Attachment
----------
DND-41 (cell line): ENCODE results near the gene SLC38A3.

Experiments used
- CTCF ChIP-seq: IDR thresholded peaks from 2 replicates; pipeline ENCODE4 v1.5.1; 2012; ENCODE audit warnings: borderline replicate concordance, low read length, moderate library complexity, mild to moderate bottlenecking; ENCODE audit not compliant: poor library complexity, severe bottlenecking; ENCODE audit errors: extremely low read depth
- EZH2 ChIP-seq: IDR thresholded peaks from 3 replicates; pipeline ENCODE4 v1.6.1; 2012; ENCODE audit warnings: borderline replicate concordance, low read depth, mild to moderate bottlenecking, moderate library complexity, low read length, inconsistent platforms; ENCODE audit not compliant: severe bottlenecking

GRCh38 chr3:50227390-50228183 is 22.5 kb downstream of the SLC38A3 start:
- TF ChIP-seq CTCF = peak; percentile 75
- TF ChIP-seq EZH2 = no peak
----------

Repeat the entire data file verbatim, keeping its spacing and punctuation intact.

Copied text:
DND-41 (cell line): ENCODE results near the gene SLC38A3.

Experiments used
- CTCF ChIP-seq: IDR thresholded peaks from 2 replicates; pipeline ENCODE4 v1.5.1; 2012; ENCODE audit warnings: borderline replicate concordance, low read length, moderate library complexity, mild to moderate bottlenecking; ENCODE audit not compliant: poor library complexity, severe bottlenecking; ENCODE audit errors: extremely low read depth
- EZH2 ChIP-seq: IDR thresholded peaks from 3 replicates; pipeline ENCODE4 v1.6.1; 2012; ENCODE audit warnings: borderline replicate concordance, low read depth, mild to moderate bottlenecking, moderate library complexity, low read length, inconsistent platforms; ENCODE audit not compliant: severe bottlenecking

GRCh38 chr3:50227390-50228183 is 22.5 kb downstream of the SLC38A3 start:
- TF ChIP-seq CTCF = peak; percentile 75
- TF ChIP-seq EZH2 = no peak